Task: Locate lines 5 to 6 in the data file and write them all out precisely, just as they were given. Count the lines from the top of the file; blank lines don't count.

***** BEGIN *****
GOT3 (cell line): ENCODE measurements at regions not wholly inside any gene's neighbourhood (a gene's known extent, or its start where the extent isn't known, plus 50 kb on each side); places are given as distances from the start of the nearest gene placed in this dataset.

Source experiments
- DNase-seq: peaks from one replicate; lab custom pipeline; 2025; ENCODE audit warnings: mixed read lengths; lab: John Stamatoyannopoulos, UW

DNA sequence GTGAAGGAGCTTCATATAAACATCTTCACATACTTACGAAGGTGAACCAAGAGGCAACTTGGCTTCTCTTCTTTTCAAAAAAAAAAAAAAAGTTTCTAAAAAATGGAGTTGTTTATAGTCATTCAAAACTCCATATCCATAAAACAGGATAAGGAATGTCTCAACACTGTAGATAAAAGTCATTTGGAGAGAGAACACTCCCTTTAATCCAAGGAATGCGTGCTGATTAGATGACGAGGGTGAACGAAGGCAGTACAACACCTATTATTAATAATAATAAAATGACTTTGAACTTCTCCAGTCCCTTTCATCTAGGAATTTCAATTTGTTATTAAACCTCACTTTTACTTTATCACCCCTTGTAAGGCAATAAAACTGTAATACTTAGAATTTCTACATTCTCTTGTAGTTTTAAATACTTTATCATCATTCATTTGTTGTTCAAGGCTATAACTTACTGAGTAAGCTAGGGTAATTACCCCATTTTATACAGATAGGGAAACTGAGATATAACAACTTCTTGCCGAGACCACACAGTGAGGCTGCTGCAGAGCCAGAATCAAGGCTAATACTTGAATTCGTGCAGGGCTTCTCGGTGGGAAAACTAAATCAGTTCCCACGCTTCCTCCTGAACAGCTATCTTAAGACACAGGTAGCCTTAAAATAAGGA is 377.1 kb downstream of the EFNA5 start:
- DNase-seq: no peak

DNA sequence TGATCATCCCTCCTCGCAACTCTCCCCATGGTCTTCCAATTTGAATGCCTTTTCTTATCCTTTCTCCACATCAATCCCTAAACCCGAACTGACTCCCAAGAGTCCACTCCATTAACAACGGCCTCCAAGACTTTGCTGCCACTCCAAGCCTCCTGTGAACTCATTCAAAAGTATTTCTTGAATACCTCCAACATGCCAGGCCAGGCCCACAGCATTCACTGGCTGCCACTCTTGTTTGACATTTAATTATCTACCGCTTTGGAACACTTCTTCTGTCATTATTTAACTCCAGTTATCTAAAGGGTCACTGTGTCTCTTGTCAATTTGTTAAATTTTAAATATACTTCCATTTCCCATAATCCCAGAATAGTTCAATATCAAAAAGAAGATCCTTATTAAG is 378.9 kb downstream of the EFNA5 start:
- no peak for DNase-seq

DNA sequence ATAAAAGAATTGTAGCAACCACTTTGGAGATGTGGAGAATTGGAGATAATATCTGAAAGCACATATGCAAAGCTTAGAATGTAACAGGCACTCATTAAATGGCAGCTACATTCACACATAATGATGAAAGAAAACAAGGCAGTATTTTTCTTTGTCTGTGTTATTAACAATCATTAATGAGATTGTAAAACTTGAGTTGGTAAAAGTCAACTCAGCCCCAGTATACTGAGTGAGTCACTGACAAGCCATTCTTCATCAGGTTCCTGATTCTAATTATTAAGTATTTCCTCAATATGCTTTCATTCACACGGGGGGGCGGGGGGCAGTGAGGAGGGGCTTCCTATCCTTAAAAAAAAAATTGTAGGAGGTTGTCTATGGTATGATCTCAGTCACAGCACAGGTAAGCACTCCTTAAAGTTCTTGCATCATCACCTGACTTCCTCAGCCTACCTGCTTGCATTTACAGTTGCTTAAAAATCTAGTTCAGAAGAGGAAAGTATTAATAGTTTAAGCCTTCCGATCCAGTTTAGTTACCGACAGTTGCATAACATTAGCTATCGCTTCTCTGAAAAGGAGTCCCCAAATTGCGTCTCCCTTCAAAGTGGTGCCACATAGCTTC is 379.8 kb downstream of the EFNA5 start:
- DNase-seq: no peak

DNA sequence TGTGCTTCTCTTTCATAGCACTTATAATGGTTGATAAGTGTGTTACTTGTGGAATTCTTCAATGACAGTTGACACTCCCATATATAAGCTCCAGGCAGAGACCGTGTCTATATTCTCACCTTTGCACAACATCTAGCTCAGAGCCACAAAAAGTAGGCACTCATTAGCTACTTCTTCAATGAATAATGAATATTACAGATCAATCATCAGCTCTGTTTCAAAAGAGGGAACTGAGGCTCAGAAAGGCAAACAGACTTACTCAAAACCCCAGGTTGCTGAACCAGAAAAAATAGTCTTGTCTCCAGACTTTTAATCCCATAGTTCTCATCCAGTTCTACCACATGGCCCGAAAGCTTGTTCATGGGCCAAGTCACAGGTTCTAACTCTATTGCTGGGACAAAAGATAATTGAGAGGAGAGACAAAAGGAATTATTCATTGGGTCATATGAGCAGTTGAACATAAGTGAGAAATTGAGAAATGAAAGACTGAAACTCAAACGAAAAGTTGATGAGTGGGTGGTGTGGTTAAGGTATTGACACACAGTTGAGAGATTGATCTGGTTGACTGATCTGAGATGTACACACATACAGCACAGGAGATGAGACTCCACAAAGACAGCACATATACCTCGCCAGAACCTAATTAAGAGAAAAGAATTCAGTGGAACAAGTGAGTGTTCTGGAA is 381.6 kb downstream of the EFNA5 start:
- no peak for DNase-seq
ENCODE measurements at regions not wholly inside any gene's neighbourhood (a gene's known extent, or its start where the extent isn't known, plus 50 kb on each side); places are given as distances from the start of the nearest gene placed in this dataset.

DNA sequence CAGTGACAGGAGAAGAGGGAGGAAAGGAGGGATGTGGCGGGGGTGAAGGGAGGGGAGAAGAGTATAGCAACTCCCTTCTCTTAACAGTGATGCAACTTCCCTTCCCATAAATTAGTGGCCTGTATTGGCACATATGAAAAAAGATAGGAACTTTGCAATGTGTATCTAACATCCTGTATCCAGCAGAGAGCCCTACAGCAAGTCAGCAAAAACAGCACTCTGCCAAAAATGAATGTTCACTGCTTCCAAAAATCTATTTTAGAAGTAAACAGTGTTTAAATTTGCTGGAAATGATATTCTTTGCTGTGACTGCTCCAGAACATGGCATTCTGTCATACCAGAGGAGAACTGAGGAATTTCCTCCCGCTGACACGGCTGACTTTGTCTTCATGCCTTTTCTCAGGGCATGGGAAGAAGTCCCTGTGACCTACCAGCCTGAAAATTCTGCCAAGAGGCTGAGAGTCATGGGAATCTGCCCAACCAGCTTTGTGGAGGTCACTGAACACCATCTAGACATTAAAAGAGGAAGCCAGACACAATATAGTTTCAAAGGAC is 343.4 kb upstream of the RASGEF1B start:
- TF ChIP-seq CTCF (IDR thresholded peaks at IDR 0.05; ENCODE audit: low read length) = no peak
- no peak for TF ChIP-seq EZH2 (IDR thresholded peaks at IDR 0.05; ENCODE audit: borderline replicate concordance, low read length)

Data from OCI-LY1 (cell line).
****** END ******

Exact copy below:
- DNase-seq: no peak

DNA sequence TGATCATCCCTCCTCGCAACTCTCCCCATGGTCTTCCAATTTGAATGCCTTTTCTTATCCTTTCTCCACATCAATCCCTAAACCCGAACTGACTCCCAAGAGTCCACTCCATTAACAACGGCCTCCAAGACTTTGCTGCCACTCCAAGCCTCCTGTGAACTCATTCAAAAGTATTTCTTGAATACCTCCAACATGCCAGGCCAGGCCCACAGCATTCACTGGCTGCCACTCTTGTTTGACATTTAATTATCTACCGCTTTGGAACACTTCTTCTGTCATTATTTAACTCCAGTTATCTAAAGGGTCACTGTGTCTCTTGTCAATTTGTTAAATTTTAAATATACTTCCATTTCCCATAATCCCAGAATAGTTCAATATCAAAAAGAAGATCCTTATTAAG is 378.9 kb downstream of the EFNA5 start: